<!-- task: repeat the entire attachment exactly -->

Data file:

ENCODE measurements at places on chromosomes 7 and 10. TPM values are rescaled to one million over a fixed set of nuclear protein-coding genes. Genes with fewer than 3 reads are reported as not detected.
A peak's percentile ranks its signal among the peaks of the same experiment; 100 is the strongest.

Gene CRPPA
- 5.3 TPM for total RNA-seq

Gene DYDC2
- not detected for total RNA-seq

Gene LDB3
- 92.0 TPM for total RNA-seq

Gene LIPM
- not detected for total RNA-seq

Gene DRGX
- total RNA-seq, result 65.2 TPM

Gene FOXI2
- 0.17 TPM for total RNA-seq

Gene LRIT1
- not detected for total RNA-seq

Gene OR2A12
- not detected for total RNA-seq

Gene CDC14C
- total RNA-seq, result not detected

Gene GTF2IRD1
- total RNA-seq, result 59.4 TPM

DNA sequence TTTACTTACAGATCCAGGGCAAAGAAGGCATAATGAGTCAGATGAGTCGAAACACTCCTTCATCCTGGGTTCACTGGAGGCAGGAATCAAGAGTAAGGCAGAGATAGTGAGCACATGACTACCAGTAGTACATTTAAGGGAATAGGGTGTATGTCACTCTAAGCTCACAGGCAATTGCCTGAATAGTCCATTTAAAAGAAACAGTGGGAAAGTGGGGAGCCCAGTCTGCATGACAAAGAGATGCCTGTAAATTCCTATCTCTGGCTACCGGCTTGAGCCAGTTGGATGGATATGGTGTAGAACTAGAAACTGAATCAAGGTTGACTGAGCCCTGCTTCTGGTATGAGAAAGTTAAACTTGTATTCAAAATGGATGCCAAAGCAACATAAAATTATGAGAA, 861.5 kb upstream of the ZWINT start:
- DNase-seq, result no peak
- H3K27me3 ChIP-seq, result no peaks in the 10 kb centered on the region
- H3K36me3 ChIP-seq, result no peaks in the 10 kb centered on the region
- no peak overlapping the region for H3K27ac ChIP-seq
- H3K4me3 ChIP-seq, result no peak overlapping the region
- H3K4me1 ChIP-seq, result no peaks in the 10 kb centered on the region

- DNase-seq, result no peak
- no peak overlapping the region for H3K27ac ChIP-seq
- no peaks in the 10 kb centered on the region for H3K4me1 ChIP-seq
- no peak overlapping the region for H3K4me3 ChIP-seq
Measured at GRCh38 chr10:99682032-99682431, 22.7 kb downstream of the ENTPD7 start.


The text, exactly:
ENCODE measurements at places on chromosomes 7 and 10. TPM values are rescaled to one million over a fixed set of nuclear protein-coding genes. Genes with fewer than 3 reads are reported as not detected.
A peak's percentile ranks its signal among the peaks of the same experiment; 100 is the strongest.

Gene CRPPA
- 5.3 TPM for total RNA-seq

Gene DYDC2
- not detected for total RNA-seq

Gene LDB3
- 92.0 TPM for total RNA-seq

Gene LIPM
- not detected for total RNA-seq

Gene DRGX
- total RNA-seq, result 65.2 TPM

Gene FOXI2
- 0.17 TPM for total RNA-seq

Gene LRIT1
- not detected for total RNA-seq

Gene OR2A12
- not detected for total RNA-seq

Gene CDC14C
- total RNA-seq, result not detected

Gene GTF2IRD1
- total RNA-seq, result 59.4 TPM

DNA sequence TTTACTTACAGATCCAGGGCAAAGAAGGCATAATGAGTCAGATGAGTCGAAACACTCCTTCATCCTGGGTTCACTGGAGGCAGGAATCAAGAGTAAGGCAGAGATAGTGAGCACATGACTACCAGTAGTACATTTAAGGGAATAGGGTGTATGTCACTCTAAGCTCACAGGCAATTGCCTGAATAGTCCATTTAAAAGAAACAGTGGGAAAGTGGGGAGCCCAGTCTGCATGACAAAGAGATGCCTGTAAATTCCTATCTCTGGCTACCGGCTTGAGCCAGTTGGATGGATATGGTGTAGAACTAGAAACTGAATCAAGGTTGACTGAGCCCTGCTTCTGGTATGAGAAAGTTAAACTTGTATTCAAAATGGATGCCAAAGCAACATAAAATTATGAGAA, 861.5 kb upstream of the ZWINT start:
- DNase-seq, result no peak
- H3K27me3 ChIP-seq, result no peaks in the 10 kb centered on the region
- H3K36me3 ChIP-seq, result no peaks in the 10 kb centered on the region
- no peak overlapping the region for H3K27ac ChIP-seq
- H3K4me3 ChIP-seq, result no peak overlapping the region
- H3K4me1 ChIP-seq, result no peaks in the 10 kb centered on the region

- DNase-seq, result no peak
- no peak overlapping the region for H3K27ac ChIP-seq
- no peaks in the 10 kb centered on the region for H3K4me1 ChIP-seq
- no peak overlapping the region for H3K4me3 ChIP-seq
Measured at GRCh38 chr10:99682032-99682431, 22.7 kb downstream of the ENTPD7 start.